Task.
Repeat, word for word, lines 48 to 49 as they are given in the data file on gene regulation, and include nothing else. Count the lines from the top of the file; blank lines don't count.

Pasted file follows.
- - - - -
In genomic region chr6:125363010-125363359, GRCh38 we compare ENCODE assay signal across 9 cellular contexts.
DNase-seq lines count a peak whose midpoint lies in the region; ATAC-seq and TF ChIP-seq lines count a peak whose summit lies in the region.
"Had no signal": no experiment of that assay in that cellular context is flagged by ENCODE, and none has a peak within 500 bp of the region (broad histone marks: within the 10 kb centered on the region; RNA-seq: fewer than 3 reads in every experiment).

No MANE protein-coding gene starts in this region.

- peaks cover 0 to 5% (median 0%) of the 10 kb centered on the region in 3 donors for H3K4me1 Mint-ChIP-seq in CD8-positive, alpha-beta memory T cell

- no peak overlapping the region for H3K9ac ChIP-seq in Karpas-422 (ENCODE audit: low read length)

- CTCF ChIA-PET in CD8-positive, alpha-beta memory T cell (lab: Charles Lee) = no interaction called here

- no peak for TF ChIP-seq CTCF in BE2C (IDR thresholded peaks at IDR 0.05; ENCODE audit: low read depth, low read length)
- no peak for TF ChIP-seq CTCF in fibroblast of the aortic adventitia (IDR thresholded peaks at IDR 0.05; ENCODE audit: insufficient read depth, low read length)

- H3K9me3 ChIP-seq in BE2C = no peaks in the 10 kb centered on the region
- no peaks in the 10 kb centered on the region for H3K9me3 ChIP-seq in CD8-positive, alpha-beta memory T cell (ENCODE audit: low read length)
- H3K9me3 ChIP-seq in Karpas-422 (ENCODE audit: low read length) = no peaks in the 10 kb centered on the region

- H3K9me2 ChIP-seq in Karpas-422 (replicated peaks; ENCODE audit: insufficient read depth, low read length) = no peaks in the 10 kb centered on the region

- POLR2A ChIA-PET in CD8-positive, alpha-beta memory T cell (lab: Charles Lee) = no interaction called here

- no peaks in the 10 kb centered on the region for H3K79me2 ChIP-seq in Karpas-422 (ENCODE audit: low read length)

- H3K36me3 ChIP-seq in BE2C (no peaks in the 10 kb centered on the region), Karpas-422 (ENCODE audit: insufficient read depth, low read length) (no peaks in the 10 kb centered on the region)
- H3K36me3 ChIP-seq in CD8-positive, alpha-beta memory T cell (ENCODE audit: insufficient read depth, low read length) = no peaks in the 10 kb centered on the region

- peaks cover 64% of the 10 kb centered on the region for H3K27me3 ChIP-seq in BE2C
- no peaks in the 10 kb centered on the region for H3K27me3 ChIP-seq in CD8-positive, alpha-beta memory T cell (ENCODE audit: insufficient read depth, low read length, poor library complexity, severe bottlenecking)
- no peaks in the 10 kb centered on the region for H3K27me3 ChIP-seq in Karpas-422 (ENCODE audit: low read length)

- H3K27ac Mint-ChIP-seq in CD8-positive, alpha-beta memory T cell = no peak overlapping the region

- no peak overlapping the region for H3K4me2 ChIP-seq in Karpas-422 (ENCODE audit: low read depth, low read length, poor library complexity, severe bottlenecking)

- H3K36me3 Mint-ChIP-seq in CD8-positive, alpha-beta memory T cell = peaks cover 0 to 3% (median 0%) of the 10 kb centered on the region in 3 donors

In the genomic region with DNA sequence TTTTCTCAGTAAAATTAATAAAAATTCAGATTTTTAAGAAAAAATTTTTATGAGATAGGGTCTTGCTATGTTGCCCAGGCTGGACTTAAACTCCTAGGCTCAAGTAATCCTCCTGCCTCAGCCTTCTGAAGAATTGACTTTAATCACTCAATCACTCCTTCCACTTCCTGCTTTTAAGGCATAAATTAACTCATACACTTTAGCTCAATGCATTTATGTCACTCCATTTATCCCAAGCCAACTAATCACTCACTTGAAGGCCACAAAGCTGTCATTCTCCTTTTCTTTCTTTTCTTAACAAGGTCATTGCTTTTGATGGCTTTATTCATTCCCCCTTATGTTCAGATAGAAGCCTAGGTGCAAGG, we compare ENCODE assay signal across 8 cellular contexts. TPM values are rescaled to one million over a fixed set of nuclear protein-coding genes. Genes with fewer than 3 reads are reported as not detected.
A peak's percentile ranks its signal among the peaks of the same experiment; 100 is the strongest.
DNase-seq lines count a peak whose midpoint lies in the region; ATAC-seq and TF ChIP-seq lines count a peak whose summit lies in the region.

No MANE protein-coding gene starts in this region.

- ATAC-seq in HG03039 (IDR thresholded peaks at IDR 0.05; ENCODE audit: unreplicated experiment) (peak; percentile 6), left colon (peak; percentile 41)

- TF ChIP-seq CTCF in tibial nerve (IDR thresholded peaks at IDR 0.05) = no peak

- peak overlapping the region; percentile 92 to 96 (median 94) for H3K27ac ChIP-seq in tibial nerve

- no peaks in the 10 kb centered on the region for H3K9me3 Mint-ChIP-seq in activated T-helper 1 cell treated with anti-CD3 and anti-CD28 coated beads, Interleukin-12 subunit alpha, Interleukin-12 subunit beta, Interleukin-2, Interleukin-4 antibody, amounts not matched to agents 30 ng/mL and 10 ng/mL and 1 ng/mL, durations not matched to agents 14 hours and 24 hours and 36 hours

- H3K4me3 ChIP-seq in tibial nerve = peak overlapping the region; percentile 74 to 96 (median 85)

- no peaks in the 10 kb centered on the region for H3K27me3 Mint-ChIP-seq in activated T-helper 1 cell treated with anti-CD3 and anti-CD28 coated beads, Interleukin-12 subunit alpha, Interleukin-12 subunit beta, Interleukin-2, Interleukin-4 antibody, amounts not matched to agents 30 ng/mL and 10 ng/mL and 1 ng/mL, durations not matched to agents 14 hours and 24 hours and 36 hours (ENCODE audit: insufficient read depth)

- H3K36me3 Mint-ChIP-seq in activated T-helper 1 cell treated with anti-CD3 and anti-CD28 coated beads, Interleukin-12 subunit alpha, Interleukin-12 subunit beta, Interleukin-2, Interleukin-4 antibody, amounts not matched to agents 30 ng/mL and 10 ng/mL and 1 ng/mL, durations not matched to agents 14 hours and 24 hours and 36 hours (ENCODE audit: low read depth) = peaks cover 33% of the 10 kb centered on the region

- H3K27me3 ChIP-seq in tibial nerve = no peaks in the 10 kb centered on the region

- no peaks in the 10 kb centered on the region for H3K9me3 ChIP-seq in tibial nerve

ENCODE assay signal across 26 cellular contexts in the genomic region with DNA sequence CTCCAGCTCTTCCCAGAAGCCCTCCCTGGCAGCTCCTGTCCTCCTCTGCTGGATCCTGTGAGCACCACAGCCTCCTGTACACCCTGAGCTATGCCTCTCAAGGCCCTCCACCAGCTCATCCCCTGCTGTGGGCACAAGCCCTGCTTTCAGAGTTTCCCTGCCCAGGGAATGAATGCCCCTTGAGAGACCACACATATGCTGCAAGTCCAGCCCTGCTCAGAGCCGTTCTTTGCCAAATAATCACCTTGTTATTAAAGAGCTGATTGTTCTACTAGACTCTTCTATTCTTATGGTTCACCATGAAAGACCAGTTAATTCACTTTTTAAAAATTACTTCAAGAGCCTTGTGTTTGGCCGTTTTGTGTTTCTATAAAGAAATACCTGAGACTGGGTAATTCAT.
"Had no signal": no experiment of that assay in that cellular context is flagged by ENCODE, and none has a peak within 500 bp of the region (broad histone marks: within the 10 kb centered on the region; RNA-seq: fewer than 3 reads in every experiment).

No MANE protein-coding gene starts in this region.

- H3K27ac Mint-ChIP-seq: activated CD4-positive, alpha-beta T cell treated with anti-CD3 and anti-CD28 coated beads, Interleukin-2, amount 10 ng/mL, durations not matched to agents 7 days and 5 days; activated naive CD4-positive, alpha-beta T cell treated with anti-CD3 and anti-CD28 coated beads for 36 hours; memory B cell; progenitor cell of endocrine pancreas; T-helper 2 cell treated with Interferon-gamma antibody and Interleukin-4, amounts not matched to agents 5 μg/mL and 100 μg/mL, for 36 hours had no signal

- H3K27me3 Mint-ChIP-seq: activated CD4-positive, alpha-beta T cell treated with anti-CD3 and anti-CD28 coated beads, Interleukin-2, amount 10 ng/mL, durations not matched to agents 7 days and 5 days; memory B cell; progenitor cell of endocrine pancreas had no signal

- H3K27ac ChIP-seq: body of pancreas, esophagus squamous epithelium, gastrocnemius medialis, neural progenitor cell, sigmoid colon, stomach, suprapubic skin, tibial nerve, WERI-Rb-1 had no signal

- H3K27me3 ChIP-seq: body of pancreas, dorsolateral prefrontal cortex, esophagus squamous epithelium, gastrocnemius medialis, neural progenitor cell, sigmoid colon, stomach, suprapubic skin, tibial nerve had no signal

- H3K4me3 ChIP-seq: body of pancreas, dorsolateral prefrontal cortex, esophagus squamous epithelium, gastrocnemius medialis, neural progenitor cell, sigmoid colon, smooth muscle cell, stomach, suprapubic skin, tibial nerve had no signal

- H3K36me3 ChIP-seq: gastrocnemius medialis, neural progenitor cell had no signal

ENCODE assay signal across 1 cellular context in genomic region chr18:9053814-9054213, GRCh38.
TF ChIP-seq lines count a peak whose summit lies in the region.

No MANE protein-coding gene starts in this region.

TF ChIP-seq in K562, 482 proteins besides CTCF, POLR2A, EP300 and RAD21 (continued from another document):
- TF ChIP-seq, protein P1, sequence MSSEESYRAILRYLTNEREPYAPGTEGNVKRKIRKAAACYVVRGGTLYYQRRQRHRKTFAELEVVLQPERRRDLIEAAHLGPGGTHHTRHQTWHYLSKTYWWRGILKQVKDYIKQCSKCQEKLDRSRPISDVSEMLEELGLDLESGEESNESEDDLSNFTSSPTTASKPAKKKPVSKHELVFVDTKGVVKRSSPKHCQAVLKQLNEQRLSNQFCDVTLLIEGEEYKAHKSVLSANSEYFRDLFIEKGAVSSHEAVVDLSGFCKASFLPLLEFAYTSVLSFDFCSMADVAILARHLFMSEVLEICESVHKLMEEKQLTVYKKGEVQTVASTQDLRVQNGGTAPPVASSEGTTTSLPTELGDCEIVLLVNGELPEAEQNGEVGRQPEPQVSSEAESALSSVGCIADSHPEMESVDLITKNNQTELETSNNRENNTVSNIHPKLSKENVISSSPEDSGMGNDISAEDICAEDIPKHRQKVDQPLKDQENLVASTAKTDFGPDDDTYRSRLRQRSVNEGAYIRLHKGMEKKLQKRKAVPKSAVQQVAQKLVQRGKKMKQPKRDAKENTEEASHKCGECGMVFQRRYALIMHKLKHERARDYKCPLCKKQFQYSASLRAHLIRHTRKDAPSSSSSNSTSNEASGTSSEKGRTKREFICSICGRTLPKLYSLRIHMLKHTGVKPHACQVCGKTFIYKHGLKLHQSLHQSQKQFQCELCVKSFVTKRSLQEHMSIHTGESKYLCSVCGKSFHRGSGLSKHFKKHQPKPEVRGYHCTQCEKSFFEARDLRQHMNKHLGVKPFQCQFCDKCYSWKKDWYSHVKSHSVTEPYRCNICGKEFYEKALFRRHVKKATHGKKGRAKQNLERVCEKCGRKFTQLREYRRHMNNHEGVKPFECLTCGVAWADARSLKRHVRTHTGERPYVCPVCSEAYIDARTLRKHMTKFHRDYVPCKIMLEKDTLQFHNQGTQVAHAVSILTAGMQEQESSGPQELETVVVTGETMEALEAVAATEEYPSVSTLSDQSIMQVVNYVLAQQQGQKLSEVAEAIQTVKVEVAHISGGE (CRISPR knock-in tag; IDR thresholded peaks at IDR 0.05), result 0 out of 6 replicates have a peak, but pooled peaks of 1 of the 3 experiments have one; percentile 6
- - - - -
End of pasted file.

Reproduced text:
No MANE protein-coding gene starts in this region.

TF ChIP-seq in K562, 482 proteins besides CTCF, POLR2A, EP300 and RAD21 (continued from another document):